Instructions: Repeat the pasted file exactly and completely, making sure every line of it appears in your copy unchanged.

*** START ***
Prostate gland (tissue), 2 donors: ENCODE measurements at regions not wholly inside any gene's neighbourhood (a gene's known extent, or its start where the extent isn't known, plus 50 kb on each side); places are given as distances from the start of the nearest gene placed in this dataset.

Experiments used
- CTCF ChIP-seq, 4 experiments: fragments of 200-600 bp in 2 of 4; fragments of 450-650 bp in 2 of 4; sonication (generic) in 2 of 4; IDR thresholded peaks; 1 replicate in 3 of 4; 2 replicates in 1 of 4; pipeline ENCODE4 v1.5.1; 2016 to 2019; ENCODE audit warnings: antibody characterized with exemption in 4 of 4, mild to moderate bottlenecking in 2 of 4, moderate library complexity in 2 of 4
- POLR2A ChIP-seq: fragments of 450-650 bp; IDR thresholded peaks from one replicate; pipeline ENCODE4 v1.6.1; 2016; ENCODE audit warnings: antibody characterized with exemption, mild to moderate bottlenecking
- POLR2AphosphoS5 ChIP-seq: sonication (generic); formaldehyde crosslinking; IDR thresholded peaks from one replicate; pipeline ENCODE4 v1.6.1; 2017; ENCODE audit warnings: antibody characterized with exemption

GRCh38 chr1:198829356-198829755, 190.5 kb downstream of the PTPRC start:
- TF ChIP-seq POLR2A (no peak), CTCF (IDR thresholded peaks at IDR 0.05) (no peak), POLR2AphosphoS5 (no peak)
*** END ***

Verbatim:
Prostate gland (tissue), 2 donors: ENCODE measurements at regions not wholly inside any gene's neighbourhood (a gene's known extent, or its start where the extent isn't known, plus 50 kb on each side); places are given as distances from the start of the nearest gene placed in this dataset.

Experiments used
- CTCF ChIP-seq, 4 experiments: fragments of 200-600 bp in 2 of 4; fragments of 450-650 bp in 2 of 4; sonication (generic) in 2 of 4; IDR thresholded peaks; 1 replicate in 3 of 4; 2 replicates in 1 of 4; pipeline ENCODE4 v1.5.1; 2016 to 2019; ENCODE audit warnings: antibody characterized with exemption in 4 of 4, mild to moderate bottlenecking in 2 of 4, moderate library complexity in 2 of 4
- POLR2A ChIP-seq: fragments of 450-650 bp; IDR thresholded peaks from one replicate; pipeline ENCODE4 v1.6.1; 2016; ENCODE audit warnings: antibody characterized with exemption, mild to moderate bottlenecking
- POLR2AphosphoS5 ChIP-seq: sonication (generic); formaldehyde crosslinking; IDR thresholded peaks from one replicate; pipeline ENCODE4 v1.6.1; 2017; ENCODE audit warnings: antibody characterized with exemption

GRCh38 chr1:198829356-198829755, 190.5 kb downstream of the PTPRC start:
- TF ChIP-seq POLR2A (no peak), CTCF (IDR thresholded peaks at IDR 0.05) (no peak), POLR2AphosphoS5 (no peak)